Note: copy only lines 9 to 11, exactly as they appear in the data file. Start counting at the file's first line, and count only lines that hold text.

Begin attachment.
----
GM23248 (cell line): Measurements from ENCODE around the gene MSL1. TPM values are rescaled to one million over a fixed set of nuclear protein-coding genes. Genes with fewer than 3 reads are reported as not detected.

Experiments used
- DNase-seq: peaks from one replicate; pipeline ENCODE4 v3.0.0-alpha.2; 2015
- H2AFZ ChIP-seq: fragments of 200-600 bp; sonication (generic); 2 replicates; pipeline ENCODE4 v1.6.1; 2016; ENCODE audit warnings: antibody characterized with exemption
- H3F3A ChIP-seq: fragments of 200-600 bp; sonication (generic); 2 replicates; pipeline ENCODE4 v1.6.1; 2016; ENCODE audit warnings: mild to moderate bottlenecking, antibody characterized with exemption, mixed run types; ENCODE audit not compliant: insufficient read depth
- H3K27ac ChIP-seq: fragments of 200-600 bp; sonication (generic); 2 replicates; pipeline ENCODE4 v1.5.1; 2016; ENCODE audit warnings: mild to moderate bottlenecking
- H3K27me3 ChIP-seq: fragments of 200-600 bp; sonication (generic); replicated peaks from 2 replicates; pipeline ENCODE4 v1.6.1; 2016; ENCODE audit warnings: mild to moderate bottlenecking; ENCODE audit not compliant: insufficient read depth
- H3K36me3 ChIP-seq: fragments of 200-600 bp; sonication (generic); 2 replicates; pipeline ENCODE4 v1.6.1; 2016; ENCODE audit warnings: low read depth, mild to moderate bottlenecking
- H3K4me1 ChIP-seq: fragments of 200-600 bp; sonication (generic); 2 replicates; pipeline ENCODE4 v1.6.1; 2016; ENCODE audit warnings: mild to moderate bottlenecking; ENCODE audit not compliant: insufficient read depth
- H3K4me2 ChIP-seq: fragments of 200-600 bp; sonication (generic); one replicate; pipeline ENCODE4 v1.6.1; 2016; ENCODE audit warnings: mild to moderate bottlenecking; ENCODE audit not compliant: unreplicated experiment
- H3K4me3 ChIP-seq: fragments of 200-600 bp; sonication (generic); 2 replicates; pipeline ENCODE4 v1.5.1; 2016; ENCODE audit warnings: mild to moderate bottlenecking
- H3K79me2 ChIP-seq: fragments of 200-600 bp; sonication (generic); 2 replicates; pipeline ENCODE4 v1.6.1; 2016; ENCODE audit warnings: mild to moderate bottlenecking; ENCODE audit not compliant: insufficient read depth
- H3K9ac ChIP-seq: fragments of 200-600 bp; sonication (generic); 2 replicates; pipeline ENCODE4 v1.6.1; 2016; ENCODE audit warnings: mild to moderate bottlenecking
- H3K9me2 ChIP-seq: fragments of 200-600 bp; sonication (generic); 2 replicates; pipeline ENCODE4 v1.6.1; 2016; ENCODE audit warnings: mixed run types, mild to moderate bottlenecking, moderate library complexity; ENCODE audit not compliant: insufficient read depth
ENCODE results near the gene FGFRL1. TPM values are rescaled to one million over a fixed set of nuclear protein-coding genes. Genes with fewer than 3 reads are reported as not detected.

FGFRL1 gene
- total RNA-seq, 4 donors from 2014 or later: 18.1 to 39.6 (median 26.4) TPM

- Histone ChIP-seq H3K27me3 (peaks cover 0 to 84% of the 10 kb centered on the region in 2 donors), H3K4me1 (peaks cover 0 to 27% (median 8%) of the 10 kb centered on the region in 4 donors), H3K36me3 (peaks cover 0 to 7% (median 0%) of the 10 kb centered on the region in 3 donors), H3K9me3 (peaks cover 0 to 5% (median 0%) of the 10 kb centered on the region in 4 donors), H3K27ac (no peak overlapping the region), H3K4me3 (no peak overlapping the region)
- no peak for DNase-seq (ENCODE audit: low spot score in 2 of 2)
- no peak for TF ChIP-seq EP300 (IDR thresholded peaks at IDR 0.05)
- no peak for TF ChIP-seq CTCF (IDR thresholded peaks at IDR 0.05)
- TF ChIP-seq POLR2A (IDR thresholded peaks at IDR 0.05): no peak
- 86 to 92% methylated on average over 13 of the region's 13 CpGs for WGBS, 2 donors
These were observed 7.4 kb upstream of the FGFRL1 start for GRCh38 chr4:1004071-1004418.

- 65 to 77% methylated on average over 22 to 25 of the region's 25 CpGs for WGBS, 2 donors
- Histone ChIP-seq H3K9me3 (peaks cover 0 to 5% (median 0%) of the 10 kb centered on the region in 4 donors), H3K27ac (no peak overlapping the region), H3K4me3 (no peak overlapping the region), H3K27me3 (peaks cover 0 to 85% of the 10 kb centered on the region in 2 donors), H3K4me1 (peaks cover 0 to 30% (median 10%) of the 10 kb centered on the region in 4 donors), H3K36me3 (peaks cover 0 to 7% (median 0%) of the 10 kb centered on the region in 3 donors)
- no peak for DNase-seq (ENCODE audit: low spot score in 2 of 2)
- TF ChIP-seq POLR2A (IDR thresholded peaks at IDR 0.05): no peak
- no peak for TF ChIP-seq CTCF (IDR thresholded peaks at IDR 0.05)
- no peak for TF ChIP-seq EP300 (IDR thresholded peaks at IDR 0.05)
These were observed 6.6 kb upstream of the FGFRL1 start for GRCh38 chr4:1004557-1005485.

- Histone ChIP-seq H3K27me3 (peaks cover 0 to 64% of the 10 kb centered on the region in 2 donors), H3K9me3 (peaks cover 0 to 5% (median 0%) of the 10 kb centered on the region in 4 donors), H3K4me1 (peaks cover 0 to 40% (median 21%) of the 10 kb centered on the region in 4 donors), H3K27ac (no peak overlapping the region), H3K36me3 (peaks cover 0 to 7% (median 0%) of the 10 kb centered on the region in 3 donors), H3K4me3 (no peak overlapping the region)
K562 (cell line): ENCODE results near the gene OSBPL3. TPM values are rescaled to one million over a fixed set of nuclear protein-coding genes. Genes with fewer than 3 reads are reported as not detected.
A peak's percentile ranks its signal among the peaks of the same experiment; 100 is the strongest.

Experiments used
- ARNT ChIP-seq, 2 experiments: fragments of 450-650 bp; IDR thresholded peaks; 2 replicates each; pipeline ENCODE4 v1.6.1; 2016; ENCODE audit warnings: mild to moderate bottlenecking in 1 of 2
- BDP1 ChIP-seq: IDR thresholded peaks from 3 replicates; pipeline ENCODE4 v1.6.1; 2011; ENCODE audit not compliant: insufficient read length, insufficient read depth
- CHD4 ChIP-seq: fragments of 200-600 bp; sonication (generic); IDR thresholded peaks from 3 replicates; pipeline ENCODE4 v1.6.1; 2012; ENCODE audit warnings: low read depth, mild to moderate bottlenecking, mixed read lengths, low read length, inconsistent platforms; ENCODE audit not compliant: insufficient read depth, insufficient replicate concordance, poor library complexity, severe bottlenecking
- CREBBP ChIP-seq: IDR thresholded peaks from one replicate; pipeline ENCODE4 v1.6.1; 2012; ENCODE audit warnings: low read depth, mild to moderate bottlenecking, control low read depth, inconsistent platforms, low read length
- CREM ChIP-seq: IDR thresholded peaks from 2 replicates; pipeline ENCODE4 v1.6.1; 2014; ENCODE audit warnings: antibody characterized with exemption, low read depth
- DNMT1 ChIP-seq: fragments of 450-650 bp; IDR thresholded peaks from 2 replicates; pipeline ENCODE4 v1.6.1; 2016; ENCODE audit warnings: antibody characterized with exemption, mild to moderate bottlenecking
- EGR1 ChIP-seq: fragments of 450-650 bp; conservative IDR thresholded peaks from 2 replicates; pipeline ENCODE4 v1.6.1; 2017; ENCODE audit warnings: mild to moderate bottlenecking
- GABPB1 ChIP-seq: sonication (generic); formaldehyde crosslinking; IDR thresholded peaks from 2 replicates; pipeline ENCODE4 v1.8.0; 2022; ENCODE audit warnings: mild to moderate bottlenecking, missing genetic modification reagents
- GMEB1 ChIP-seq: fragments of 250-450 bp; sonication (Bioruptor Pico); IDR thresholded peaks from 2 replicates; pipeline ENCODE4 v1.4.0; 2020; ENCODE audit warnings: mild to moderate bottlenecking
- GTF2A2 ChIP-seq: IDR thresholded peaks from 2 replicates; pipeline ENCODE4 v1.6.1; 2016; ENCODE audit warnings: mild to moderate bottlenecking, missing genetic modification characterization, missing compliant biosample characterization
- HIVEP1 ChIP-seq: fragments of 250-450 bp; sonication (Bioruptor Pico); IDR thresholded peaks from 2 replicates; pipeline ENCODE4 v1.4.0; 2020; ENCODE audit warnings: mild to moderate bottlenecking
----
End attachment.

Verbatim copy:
- H3K4me1 ChIP-seq: fragments of 200-600 bp; sonication (generic); 2 replicates; pipeline ENCODE4 v1.6.1; 2016; ENCODE audit warnings: mild to moderate bottlenecking; ENCODE audit not compliant: insufficient read depth
- H3K4me2 ChIP-seq: fragments of 200-600 bp; sonication (generic); one replicate; pipeline ENCODE4 v1.6.1; 2016; ENCODE audit warnings: mild to moderate bottlenecking; ENCODE audit not compliant: unreplicated experiment
- H3K4me3 ChIP-seq: fragments of 200-600 bp; sonication (generic); 2 replicates; pipeline ENCODE4 v1.5.1; 2016; ENCODE audit warnings: mild to moderate bottlenecking